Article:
Calling up Mike Gambee to join me for either a ‘big day or a small day,’ it didn’t require much persuading to gain his company for a trip into the Devil’s Castle Couloir. We made quick work of the approach – it would almost take effort to do otherwise – and soon found ourselves booting up mixed conditions: powder with supportable snow beneath, then icy, firm conditions, followed by knee to waist deep booting in frozen, unsupportable, sugary snow. Deep holes, hidden from sight by the surface snow, abounded near the rocks, which there are plenty of on this, the Devil’s doorstep. Both Mike and I had our own adventures while we avoided falling into any of the available opportunities, after kicking through the surface.
Despite the holes and the section of bad snow, we soon enough reached the top, stopping just below and off to the side of a solitary cornice. We readied ourselves for rocky, variable conditions, all with six inches of powder on top. Expecting sluffing out of this new round of May snow, Mike did a ski cut and we watched as some snow slid down. The new snow swept easily off the older, harder layer, and we were left with a firm, scratchy surface to descend.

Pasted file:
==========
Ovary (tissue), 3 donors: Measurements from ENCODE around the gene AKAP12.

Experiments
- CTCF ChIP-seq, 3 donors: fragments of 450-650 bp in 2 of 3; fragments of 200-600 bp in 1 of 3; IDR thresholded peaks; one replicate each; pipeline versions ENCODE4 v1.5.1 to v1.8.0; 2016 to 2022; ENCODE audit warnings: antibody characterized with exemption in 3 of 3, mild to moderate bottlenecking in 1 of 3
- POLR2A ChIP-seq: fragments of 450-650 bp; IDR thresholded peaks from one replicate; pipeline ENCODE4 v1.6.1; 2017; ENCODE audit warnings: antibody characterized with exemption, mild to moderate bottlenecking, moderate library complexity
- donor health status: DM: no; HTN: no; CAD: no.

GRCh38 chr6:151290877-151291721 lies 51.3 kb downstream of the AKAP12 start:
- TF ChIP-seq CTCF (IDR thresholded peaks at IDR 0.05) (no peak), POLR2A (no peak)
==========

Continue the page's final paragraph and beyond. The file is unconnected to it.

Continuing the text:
Descend is a good word here, because it was tight and rocky for turns in the very upper section of the route. Much sidestepping occurred as we picked our way one at a time through the rocks. I’d managed only four or five total turns, interspersed with side-slipping, by the time I rejoined Mike, waiting behind a large wall of rock. The next section, where we had wallowed waist deep in snow on the ascent, was no less interesting. It was scratchy, icy, obviously hollow in spots, and entirely located above cliffs of varying height.
Picking our way through this section carefully, we both managed a few turns mixed in with a bit of side slipping, and re-joined forces above one final rock. It was all turns from here, through the wider, less treacherous lower section onto the apron. Snow from Friday night’s storm had pooled from the higher reaches of the slope, and we had our first full on powder turns. May 23rd in the Wasatch with pow! Far from unheard-of, yet enjoyable and rare enough to comment on favorably. We then made our way over perfectly smooth snow, back to the car. It’s not often one can move around in the Alta ski area and have the place to themselves with almost no other tracks in sight. I really enjoy this aspect of spring powder skiing!